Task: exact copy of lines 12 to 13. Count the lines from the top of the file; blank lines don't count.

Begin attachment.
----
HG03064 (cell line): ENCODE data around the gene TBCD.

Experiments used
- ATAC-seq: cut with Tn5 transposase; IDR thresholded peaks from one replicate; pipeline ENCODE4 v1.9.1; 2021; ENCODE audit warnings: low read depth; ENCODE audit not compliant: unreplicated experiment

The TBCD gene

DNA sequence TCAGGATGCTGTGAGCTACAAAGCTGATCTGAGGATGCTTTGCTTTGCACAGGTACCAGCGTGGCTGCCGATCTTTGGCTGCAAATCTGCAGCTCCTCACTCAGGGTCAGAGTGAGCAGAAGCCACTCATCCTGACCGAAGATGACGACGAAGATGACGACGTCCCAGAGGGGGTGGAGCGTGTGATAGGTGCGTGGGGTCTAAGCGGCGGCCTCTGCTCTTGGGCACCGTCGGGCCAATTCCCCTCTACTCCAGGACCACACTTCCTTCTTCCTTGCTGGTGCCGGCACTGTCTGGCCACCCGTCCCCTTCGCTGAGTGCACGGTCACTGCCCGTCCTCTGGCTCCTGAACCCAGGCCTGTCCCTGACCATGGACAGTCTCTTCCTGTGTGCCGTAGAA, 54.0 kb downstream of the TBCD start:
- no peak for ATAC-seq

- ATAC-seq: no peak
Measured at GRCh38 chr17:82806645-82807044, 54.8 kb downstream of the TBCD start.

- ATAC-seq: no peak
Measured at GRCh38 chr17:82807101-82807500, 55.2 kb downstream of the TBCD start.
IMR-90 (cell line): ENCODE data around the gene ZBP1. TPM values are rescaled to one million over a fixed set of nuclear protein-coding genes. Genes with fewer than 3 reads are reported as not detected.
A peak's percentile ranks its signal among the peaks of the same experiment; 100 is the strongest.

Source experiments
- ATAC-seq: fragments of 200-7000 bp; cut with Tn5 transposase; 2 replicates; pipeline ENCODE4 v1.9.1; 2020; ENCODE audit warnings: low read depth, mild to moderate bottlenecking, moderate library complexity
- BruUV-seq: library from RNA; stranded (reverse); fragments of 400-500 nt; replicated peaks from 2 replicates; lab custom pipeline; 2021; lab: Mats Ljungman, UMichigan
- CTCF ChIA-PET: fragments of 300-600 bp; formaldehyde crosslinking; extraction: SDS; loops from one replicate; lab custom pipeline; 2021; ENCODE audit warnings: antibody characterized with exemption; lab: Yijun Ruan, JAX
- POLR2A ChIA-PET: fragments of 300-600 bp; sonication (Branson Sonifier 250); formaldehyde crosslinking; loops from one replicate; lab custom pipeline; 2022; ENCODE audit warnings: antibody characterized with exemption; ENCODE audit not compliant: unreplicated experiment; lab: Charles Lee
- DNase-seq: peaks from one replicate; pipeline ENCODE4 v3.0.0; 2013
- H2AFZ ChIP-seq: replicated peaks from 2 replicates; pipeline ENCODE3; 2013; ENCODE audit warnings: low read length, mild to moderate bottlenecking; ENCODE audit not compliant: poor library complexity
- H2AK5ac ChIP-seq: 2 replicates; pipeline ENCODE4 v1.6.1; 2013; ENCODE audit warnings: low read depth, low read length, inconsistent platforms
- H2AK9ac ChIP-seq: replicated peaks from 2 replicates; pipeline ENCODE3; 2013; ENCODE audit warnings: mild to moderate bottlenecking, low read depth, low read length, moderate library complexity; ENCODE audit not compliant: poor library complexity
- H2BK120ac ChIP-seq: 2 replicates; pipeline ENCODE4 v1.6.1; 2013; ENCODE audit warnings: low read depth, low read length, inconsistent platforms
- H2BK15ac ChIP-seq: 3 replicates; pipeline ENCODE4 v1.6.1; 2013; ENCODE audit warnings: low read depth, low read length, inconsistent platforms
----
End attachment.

A peak's percentile ranks its signal among the peaks of the same experiment; 100 is the strongest.

Source experiments